Authors: Eric Schneider
Tags: #Science Fiction
By Eric Schneider
Published by Swordworks Books
Copyright © 2011 by Eric Schneider
All rights reserved. Without limiting the rights under copyright reserved above, no part of this publication may be reproduced, stored in or introduced into a retrieval system, or transmitted, in any form, or by any means (electronic, mechanical, photocopying, recording, or otherwise) without the prior written permission of both the copyright owner and the above publisher of this book.
This is a work of fiction. Names, characters, places, brands, media, and incidents are either the product of the author's imagination or are used fictitiously.
The author acknowledges the trademarked status and trademark owners of various products referenced in this work of fiction, which have been used without permission. The publication/use of these trademarks is not authorized, associated with, or sponsored by the trademark owners.
The ship finally blasted off from New Houston Spaceport, leaving a trail of vapor in its wake, together with his old life. Rahm felt an overwhelming sense of relief as they left behind the vast complex of launch pads, hangars, and processing plants. The spaceport was a recent construction, built with just one purpose. The transport of a single substance across millions of miles of space. The ship was heading to a new horizon, to the outer limit of the solar system. He was heading away from the spectacular failure that had changed the course of his life. This mission was to mine a desperately needed mineral resource from a distant planet. To wrench the precious substance from deep beneath the hostile surface of Mars. Only the latest technological advances had made the journey possible. New discoveries, new materials and the development of a radical propulsion system had opened up new possibilities to further human exploration. To increase the knowledge of the solar system they inhabited. Some people trumpeted the benefits of colonizing distant worlds, and others planned new tourist ventures. Yet no sooner had interplanetary space travel become a practical reality than a new crisis emerged. At first it was shrugged off, warnings that had been growing for centuries. Icebergs were melting, and sea levels were rising as a consequence. That was part of the natural cycle on Earth, so some people said. Forests became farmland, and green fields surrendered to desert, yet deserts could be irrigated with the new desalination technologies. Forests could be replanted. Couldn’t they? No problem!
Few noticed the inexorable advance of man-made destruction over nature. Governments and corporations always put the balance sheet first. It was only when people began to struggle to breathe that they became worried. Even Saul, his best and most trusted friend, had been excited about the possibilities for the new mineral when he heard about it.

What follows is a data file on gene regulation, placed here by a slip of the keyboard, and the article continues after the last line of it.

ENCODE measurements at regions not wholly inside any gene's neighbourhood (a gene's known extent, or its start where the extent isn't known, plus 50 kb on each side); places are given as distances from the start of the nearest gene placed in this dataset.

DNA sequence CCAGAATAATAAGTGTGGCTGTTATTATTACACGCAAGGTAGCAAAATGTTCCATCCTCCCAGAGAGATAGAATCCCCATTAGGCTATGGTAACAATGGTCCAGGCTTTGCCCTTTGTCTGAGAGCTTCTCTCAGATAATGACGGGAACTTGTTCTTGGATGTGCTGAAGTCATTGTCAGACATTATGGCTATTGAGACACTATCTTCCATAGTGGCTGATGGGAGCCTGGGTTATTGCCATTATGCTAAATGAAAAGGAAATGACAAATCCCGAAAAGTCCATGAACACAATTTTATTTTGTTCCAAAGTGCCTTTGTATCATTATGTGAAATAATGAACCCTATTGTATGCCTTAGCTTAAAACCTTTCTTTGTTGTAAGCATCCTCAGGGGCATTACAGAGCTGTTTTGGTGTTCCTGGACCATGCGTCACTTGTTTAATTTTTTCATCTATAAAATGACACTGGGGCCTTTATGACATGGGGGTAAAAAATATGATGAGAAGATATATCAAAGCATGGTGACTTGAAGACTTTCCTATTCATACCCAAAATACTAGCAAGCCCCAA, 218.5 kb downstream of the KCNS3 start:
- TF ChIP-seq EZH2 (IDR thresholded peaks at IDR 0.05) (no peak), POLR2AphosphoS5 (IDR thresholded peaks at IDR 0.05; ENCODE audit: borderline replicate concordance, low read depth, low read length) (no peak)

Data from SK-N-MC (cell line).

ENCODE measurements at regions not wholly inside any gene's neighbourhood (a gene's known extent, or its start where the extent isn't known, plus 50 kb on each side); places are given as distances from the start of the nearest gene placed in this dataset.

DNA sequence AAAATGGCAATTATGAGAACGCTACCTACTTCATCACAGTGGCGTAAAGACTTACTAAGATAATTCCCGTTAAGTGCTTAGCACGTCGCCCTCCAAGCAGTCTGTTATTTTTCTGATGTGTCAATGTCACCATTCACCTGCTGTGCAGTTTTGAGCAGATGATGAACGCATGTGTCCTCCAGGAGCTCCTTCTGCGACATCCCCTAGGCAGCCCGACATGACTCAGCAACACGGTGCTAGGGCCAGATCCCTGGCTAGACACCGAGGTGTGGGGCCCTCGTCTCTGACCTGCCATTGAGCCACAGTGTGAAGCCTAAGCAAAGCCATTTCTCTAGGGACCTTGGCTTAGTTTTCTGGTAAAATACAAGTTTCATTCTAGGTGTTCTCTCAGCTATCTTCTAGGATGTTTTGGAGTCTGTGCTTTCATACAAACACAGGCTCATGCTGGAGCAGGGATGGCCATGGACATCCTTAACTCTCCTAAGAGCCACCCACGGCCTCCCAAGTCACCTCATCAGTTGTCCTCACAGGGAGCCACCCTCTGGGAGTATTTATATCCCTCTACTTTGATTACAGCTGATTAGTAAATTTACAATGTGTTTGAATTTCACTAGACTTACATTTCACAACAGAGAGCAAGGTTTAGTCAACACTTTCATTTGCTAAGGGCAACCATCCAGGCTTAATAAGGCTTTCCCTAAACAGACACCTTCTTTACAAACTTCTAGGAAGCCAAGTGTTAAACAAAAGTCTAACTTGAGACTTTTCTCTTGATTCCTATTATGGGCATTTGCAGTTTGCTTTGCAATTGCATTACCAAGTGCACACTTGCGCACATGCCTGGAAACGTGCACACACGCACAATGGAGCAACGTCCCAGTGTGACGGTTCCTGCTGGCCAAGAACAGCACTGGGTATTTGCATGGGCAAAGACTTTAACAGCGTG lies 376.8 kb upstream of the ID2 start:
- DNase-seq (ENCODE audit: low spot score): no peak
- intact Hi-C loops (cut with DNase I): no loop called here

“Look at this stuff, Rahm. It’s called trevanium. They say it’s a miracle, the solution to our problems with bad air quality. I mean, Christ, it’s disgusting. I can even taste the air as I breathe it!”
Yes, the air was foul. Worse than that, it was increasingly toxic.
“It sure looks promising,” Rahm replied. “It’s only a pity that it’s so far away to recover it.”
“Oh yeah? The harder and dirtier it is to mine the stuff, the more they’ll pay to get the job done. I keep telling you, where there’s shit there’s money.”
He smiled. Saul Packer was an skilled toolpusher, one of the best in the business, and he was correct about the money. Extracting the rare and valuable resource would result in some hefty pay packets for all of them.
“You are right, if what they say is true, trevanium will transform the Earth from a polluted hell into a paradise.”
“It’ll transform my bank account, that’s for sure,” Saul grinned.
Using trevanium it was possible to start a chemical reaction, whereby atmospheric pollutants bonded with the mineral catalyst to output pure, clean air. He had heard of the mineral in the early days of his career, although he’d had other priorities. After completing his doctoral degree Rahm was appointed director and chief engineer of a multi-billion dollar research station. The plant had been built in Afghanistan, near to the border with Iran. His company had discovered that the opium poppies, the great harvest of the Afghans, could produce more than heroin and morphine. New advances in biological computing required new materials, and the deadly poppy promised to deliver the complex solutions to fast processing that they sought. Rahm even had his beloved fiancée, Chrissie Blake, working at his side, and life couldn’t have been better. Until he’d scrambled out alone from the wreckage of his research station in Herat, mentally shattered by the destruction of both the station and the lives of everyone inside it.
They’d said it wasn’t his fault, but he had done nothing to stop them. He couldn’t carry any more responsibility for people, for property and budgets, couldn’t see any more of his loved ones die agonizing deaths. He’d tried to recover from his pain by working as little more than a laborer in isolated mining operations. Then he’d taken out his fury by engaging as a mercenary, and in the process he met Saul Packer. The contracts included small-scale military operations to protect mining colonies in isolated parts of Africa and the Amazon Basin, where the natives didn’t take kindly to companies that raped their lands and left them polluted and dying. After six violent months fighting off the attacks, he was sated by the brutal violence, and he signed up with the company that mined trevanium on Mars. Extracting the mineral was hard, the most dangerous job in the universe, so they said. The fields they operated in were situated in the most hostile environment imaginable. But it suited him, for Rahm wanted as little human contact as possible. They’d made him take the crew chief position, because of his experience and doctorate. He hadn’t wanted the responsibility, but it was that or nothing. Saul had persuaded him accept and he’d given in only with great reluctance. Besides, according to Saul Packer, they were traveling to untold riches.